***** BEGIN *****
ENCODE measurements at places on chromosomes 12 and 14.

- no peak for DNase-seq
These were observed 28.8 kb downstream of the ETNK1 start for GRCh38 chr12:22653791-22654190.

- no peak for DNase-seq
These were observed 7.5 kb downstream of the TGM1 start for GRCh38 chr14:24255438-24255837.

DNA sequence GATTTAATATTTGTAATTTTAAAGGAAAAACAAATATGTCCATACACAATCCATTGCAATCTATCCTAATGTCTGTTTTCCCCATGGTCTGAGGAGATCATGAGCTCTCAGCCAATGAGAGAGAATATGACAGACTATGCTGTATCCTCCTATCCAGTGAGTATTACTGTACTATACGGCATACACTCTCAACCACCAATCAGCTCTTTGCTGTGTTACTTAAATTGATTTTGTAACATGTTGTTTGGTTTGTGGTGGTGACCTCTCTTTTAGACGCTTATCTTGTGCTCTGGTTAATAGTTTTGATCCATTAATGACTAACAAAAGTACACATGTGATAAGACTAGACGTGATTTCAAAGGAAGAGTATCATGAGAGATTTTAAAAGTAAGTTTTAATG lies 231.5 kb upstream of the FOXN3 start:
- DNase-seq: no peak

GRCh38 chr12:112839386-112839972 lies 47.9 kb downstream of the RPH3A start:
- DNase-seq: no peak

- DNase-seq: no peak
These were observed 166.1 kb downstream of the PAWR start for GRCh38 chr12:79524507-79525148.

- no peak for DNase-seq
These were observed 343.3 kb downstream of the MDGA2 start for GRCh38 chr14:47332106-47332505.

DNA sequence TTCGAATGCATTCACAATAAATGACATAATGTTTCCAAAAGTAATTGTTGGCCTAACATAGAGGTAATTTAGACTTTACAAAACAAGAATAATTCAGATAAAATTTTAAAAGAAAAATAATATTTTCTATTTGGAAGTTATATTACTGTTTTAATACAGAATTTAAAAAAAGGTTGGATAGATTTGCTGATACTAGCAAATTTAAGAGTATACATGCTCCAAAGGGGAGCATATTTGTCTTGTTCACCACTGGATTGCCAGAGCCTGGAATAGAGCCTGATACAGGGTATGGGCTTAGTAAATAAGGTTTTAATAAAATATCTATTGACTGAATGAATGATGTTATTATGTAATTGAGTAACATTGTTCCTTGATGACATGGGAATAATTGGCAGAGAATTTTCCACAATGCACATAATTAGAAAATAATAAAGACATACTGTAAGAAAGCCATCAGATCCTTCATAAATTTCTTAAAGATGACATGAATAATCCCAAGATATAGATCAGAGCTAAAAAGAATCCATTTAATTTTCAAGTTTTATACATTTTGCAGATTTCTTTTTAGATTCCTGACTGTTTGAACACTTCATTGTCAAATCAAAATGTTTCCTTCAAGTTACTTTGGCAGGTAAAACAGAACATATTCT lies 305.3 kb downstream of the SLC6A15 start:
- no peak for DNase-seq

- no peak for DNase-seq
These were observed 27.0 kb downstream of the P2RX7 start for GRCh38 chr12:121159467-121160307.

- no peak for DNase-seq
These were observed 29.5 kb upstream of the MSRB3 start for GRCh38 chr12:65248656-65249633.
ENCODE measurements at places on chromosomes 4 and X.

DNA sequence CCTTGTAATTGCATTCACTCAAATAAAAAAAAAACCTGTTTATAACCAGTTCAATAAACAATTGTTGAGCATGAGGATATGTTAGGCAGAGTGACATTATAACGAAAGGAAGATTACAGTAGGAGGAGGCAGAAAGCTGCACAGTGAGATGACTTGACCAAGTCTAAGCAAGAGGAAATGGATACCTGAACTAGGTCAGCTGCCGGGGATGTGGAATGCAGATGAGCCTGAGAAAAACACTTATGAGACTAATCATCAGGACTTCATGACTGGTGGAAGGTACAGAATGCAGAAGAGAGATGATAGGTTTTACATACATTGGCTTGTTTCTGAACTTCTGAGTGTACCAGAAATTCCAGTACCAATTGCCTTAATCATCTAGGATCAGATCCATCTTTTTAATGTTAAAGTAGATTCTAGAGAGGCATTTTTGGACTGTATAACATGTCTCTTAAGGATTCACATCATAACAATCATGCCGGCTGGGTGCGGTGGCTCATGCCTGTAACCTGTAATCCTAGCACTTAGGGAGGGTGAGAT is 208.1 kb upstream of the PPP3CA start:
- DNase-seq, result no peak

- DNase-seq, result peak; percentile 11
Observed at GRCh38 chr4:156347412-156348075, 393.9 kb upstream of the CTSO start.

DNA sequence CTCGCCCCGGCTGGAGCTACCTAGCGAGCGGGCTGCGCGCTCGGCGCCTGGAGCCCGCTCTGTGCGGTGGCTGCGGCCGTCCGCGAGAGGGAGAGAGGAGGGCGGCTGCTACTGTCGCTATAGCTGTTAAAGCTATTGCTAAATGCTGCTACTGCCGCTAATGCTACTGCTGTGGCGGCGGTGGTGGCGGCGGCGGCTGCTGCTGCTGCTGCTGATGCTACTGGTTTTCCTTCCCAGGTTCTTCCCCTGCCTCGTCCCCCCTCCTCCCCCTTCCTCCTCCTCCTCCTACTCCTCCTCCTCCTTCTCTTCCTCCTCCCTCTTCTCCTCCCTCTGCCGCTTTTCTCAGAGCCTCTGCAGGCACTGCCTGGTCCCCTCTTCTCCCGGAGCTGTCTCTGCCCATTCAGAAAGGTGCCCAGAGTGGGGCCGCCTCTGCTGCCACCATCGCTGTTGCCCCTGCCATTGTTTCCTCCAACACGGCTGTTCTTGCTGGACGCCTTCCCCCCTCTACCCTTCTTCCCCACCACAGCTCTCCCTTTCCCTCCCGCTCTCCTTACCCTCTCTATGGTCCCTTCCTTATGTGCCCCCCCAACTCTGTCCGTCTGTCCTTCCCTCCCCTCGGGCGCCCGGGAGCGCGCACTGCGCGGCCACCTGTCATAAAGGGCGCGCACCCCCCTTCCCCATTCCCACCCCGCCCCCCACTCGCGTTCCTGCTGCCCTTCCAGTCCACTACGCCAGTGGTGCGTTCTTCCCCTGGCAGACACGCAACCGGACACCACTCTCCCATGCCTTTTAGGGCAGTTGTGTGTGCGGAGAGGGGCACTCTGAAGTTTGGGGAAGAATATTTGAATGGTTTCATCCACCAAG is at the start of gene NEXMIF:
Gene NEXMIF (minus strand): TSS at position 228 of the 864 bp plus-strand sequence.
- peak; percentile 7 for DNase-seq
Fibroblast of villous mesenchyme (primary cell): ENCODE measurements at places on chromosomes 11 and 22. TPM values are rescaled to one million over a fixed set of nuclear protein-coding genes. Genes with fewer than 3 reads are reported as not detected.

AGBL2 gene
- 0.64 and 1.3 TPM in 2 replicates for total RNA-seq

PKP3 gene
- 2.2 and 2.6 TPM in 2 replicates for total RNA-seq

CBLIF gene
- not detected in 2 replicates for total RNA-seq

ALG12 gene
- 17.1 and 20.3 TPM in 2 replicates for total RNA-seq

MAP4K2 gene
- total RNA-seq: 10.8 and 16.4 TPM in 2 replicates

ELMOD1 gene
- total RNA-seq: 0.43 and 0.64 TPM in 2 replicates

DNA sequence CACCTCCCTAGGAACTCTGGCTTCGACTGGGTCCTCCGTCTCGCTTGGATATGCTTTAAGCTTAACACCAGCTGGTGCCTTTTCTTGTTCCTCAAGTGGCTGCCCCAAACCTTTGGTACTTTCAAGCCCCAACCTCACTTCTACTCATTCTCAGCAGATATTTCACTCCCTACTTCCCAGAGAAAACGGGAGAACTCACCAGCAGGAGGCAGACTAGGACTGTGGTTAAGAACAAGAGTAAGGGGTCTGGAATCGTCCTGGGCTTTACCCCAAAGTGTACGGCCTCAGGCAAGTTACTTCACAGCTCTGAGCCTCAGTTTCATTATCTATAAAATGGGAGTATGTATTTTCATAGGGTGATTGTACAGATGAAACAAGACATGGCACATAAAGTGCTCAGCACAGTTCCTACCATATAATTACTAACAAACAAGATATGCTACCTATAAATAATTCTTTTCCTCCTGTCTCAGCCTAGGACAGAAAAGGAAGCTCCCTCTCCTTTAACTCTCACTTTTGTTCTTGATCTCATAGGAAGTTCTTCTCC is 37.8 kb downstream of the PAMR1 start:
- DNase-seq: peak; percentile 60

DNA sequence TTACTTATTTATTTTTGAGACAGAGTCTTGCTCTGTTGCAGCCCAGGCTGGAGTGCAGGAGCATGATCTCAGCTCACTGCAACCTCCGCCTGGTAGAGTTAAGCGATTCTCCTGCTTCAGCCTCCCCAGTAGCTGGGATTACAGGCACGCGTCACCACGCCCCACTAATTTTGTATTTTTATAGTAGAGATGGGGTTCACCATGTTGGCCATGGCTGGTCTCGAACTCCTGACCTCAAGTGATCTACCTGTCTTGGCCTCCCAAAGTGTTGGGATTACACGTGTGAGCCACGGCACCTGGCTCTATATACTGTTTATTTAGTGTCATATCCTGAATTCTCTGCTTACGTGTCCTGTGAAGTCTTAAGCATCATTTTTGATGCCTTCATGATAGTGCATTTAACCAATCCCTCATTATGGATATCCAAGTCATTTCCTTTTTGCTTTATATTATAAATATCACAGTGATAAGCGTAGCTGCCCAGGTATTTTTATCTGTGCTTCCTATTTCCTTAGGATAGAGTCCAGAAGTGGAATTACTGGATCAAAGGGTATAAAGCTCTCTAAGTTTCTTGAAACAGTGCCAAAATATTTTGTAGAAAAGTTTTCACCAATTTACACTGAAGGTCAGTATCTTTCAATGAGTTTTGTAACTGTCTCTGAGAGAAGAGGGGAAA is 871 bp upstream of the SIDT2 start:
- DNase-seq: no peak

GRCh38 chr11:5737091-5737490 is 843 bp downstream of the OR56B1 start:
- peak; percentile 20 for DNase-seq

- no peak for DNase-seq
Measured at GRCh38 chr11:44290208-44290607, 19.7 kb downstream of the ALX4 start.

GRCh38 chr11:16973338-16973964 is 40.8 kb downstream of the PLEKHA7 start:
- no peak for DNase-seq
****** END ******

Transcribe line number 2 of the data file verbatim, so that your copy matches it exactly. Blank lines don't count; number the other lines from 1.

- no peak for DNase-seq